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new jersey department of environmental protection  

 





Living with the Future in Mind
Goals and Indicators for New Jersey's Quality of Life
First Annual Update to the Sustainable State Project Report 2000

Indicator 19


Additional  Decent Housing Indicators

20 - Home Prices vs. Income

21 - Housing Choice

Rent Affordability

Percent of New Jersey renters able to afford fair market rent with 30 percent of their income: Little recent change

  Things to think about 

To be considered affordable, rent must be 30 percent or less of income.

 

Importance

Housing is a fundamental need of all people. Families who struggle to find affordable housing have to use their energy and resources for meeting this basic need, rather than for other necessities like food and medical care, or discretionary spending including further education. At the end of the 1980s, about half of us who rent were able to afford market rates using 30 percent of our income. The percentage of us who can afford to rent has risen somewhat. Still, affordable rent eludes many.

Economic

Affordable housing is essential to the economic well-being of our citizens and the economic success of our state. Businesses have difficulty maintaining a workforce without affordable places for workers to live. Our economy is held back when significant numbers of us have little money to spend and invest due to the high cost of housing.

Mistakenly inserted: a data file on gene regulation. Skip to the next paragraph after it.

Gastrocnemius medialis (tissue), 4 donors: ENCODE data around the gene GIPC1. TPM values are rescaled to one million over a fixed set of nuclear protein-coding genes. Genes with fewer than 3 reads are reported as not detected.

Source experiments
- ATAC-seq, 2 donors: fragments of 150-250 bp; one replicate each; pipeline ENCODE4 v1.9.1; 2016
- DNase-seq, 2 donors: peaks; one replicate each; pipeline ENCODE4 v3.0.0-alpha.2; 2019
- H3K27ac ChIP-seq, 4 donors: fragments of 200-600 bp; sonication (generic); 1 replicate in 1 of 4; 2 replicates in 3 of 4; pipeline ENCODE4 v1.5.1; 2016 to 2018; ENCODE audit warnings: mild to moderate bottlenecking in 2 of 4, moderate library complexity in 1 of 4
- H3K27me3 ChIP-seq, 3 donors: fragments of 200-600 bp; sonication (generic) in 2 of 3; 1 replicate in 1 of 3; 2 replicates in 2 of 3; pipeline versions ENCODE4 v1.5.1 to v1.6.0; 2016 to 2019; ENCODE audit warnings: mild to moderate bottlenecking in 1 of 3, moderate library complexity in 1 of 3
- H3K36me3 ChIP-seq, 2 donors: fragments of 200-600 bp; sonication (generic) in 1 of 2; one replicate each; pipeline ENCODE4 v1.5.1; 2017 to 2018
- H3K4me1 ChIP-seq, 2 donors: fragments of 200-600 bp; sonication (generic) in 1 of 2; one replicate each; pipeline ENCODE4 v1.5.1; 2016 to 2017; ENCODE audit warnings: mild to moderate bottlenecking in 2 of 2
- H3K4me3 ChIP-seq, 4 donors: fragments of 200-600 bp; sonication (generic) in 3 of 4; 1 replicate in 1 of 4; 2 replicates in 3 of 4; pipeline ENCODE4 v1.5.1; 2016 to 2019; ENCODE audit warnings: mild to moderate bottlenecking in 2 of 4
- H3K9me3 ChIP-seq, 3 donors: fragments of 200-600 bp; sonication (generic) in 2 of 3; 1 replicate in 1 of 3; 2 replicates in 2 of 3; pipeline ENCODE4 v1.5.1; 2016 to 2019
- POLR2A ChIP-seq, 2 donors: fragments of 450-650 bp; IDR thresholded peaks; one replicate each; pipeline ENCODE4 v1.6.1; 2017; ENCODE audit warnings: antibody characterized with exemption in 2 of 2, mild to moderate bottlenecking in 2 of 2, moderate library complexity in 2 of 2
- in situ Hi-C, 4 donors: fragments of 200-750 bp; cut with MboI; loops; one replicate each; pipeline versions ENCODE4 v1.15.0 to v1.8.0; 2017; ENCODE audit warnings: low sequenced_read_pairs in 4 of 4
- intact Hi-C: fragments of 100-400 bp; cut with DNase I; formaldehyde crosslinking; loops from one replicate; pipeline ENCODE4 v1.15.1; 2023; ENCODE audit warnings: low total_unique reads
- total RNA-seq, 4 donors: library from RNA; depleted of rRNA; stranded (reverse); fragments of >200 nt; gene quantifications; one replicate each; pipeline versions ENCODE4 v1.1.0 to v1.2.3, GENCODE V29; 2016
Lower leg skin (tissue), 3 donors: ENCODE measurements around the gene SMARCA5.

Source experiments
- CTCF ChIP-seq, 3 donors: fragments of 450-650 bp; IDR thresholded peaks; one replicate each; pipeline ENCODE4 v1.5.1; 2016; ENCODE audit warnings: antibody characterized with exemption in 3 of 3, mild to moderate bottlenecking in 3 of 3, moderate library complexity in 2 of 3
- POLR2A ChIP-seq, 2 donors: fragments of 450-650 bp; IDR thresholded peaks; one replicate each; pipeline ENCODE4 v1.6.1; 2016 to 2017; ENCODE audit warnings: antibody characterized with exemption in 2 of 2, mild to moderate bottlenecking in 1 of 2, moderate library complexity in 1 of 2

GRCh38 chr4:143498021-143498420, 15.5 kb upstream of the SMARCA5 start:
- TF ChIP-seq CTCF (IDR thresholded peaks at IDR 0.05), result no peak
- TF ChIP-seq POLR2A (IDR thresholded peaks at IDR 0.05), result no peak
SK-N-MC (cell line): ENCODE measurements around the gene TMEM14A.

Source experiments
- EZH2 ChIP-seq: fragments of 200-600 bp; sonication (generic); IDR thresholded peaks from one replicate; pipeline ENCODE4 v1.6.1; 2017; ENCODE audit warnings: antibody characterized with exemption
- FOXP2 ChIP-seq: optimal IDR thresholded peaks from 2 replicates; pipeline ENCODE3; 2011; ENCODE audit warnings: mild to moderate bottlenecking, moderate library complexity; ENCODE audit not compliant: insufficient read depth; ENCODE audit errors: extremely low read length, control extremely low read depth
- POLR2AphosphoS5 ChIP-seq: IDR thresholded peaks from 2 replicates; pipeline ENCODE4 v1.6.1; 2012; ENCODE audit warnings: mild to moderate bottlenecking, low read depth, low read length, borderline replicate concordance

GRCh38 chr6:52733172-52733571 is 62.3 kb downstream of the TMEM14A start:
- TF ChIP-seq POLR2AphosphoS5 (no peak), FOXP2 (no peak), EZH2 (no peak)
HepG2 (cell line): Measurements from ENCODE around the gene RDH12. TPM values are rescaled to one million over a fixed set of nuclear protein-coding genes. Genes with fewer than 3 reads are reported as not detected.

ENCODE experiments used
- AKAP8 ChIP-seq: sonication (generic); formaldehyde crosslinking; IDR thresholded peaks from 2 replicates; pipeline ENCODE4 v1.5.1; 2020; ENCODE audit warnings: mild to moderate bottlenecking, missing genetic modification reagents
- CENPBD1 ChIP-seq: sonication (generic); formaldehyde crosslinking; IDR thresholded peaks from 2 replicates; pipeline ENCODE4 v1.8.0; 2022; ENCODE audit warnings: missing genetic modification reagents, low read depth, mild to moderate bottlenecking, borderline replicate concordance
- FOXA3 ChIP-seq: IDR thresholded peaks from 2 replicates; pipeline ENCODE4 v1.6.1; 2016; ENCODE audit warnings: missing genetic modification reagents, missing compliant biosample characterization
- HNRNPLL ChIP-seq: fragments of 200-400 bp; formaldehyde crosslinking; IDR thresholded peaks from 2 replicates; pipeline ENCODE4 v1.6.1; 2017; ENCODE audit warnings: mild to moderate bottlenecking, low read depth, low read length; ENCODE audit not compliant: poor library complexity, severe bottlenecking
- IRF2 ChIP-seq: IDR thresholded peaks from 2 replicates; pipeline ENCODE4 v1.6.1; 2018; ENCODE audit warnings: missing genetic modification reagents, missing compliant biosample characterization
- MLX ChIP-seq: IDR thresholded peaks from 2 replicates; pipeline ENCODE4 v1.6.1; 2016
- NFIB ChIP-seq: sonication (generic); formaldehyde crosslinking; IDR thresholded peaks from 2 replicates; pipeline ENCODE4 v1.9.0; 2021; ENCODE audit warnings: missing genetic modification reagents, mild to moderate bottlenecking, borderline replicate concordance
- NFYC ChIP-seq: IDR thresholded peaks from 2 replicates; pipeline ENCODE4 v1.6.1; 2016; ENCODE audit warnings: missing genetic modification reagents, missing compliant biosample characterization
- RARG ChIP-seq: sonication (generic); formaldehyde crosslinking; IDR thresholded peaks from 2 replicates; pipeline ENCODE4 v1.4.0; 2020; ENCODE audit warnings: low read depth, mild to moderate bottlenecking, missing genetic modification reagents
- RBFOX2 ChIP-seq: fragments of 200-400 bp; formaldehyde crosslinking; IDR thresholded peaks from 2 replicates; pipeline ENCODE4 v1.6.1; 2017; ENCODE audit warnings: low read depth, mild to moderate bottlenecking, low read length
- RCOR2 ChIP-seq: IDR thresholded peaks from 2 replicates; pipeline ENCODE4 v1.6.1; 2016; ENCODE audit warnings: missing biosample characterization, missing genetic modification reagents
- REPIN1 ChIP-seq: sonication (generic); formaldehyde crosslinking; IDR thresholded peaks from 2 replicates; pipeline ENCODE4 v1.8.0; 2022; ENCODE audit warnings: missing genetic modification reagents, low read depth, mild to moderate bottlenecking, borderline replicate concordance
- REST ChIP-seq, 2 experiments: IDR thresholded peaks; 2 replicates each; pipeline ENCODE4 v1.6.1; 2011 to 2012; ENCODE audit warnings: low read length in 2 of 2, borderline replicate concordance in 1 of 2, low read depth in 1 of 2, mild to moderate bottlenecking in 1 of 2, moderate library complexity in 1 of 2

Environmental

Substandard housing can pose environmental health and safety problems. Housing is also part of the human environment. Living in shabby or unaffordable housing makes it difficult for us to feel connected to our environment and take responsibility for its well-being.

Social

Housing is the backbone of a community. If housing is too expensive or of poor quality, it is harder for residents to become connected to that community and develop a sense of belonging. In many of our poorer areas, little money is left over after the rent is paid, so few resources are available to pay for quality education and social programs that can aid in breaking the cycle of poverty.

Knowledge Gaps

The definition of "fair market rent" has changed during the period in which data were collected. This definition should be standardized. We do not have data to ascertain whether some people might prefer different thresholds of affordability. Also, these data cover the entire state and so do not show the considerable regional variations in both incomes and rental prices.

Data Source: National Low Income Housing Coalition

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Department of Environmental Protection
P. O. Box 402
Trenton, NJ 08625-0402

Last Modified: April 27, 2007

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